To keep the Irish subservient and powerless the English enacted a series of brutal penal laws, which succeeded so well that eighteenth century Catholic Ireland was economically and socially wasted.

The Catholic Emancipation Act followed in 1829 chiefly due to the activities of the Irish politician Daniel O'Connell.

During the 1830s and 1840s a new nationalist movement, Young Ireland, arose.

Though home rule was finally passed in 1914, it was deferred because of the onset of World War I.

On Easter Monday in 1916 a small force of Irish nationalists rebelled in Dublin against British rule.

By the close of the medieval period many of the Anglo-Norman invaders had been absorbed into the Gaelic population.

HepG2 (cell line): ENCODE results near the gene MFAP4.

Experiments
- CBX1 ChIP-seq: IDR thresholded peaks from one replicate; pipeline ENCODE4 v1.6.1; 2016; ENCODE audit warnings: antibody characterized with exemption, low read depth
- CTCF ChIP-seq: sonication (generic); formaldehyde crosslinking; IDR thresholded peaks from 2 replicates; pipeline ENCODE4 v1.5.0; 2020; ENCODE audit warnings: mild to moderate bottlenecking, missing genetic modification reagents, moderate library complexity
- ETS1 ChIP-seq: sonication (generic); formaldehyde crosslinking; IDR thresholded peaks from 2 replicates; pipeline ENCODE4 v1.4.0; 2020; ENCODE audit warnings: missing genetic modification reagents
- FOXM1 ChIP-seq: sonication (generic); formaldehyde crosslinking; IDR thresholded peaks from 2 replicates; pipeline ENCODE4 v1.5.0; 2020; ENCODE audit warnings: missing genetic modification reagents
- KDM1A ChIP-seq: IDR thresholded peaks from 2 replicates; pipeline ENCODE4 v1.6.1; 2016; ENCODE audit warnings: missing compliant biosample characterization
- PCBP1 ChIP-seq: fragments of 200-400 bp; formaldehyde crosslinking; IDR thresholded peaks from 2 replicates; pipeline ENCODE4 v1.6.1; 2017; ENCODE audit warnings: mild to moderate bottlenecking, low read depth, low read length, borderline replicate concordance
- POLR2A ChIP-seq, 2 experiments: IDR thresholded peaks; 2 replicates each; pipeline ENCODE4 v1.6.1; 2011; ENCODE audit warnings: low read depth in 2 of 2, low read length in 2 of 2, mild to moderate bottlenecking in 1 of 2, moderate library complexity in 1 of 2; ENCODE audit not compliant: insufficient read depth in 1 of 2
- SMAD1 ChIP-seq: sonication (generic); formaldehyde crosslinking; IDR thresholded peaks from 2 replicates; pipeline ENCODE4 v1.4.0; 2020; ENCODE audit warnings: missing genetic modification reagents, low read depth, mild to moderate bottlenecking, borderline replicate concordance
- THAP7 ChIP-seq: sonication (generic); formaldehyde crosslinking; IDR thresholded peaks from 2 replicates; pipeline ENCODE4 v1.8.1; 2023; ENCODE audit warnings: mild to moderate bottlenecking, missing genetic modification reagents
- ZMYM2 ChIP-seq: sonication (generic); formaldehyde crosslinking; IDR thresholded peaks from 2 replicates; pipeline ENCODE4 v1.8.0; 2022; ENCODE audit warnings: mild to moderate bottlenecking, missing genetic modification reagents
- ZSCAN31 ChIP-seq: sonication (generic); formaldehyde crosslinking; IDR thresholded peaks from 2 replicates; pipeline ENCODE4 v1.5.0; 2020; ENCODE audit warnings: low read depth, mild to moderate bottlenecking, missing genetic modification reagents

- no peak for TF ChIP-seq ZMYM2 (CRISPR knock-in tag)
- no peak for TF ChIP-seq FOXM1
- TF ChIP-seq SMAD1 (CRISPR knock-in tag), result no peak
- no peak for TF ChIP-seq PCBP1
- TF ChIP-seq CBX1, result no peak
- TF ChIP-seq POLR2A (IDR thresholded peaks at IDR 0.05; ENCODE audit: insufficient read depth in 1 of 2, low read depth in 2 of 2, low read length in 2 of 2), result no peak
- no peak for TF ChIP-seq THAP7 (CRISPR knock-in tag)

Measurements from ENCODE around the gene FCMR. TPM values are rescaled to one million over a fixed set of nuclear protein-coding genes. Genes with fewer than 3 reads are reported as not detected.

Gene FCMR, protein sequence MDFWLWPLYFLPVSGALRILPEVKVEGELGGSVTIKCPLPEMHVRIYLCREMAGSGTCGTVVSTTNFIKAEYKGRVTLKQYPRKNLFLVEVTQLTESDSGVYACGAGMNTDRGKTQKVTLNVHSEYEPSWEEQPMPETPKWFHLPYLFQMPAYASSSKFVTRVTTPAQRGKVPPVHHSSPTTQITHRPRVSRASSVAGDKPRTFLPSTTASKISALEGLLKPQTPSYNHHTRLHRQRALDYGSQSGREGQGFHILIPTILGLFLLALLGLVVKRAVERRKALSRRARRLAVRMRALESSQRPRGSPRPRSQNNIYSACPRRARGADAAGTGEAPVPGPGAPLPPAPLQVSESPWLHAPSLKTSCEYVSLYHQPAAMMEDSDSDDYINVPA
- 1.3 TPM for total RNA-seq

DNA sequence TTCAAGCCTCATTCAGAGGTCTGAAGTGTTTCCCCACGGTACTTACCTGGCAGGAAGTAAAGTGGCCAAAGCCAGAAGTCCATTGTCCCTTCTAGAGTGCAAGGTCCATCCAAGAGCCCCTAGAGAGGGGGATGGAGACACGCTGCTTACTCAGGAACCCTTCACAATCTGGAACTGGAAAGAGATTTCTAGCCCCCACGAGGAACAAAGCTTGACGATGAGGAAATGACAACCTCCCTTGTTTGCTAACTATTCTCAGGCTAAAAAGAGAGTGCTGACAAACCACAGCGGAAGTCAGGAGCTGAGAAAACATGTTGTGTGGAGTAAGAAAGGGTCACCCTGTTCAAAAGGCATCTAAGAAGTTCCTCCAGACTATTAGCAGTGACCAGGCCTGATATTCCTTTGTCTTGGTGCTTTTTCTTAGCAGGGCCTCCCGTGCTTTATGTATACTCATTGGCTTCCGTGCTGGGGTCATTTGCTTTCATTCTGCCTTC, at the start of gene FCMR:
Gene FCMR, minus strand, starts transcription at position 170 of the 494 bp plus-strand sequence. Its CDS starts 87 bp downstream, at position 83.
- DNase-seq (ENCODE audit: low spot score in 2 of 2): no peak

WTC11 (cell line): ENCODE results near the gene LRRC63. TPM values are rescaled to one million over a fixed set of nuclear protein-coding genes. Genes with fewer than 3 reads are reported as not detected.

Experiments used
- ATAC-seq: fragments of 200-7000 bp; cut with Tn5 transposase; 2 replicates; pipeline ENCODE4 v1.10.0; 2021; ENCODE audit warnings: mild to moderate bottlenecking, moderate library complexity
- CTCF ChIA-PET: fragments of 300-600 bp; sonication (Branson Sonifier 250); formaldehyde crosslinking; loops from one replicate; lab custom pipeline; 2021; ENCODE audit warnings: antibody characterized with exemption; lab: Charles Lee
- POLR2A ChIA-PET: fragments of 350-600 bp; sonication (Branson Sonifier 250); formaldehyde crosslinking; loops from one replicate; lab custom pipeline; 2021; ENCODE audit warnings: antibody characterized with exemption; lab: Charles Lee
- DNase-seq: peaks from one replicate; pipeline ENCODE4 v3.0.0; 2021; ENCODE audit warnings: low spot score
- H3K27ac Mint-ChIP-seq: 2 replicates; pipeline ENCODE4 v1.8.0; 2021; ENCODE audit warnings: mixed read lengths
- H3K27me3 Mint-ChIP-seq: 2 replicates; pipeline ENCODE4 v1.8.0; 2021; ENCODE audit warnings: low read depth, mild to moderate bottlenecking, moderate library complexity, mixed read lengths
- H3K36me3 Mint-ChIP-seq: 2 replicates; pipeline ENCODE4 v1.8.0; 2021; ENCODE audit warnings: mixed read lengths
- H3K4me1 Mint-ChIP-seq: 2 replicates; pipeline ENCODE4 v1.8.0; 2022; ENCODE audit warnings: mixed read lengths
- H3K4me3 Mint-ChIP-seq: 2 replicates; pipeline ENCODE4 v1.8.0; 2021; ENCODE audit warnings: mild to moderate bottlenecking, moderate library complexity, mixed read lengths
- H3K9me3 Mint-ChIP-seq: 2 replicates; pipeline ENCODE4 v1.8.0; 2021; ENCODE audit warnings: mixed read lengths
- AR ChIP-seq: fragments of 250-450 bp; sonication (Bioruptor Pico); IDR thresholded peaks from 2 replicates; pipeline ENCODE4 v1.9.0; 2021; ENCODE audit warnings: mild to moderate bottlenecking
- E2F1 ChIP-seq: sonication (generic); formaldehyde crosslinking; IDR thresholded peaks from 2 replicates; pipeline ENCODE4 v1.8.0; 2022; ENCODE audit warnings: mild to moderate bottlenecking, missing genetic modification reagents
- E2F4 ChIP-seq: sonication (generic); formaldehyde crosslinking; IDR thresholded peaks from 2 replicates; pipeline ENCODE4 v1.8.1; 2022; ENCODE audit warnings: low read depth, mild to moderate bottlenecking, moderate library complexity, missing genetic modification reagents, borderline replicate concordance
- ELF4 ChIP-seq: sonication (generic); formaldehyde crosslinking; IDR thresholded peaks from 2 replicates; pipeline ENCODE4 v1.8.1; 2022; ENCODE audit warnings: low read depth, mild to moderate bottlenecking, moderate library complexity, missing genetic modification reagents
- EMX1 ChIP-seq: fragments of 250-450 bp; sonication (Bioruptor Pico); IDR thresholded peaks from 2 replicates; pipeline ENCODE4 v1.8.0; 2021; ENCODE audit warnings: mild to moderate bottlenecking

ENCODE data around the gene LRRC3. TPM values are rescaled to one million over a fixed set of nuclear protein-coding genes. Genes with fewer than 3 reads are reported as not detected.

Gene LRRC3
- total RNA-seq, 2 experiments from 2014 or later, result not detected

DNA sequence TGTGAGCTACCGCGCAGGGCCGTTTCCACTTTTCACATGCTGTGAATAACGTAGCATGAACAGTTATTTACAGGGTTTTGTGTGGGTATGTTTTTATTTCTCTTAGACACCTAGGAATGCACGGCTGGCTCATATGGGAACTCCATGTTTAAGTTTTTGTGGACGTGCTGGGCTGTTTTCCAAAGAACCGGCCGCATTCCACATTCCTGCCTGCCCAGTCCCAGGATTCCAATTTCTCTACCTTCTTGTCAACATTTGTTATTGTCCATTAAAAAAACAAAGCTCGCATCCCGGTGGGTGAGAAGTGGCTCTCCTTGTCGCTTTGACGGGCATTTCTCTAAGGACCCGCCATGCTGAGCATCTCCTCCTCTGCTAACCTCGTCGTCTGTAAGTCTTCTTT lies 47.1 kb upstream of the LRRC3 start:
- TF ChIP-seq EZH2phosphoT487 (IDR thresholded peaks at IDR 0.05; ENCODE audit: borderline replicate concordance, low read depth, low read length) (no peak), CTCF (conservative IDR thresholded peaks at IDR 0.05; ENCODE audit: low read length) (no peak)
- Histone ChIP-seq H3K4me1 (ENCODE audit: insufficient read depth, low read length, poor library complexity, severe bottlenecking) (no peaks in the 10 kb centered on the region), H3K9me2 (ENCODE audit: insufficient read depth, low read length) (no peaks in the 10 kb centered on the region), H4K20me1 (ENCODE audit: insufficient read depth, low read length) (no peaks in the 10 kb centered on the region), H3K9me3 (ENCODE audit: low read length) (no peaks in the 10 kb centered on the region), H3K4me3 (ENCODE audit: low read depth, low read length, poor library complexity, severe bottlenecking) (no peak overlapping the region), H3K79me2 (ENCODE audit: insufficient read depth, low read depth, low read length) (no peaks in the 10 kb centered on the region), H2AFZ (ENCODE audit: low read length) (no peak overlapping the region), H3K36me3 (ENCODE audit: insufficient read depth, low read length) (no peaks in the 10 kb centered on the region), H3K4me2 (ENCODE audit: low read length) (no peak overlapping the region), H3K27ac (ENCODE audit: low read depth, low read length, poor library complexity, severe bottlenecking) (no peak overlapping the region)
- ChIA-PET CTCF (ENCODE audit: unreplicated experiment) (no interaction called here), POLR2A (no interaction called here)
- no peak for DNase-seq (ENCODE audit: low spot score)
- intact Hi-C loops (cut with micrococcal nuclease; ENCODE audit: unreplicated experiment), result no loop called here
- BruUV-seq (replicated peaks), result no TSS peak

English kings traveled to Ireland on several occasions to effect order and increase allegiance to the Crown.

Thus began a great religious and cultural period for the country.

While the rest of Europe was swiftly declining into the Dark Ages, Irish monasteries—preserving the Greek and Latin of the ancient world—not only became great centers of learning, but also sent many famous missionaries to the Continent.

About 95 percent of the Republic's population is Roman Catholic; most of the rest are Protestant.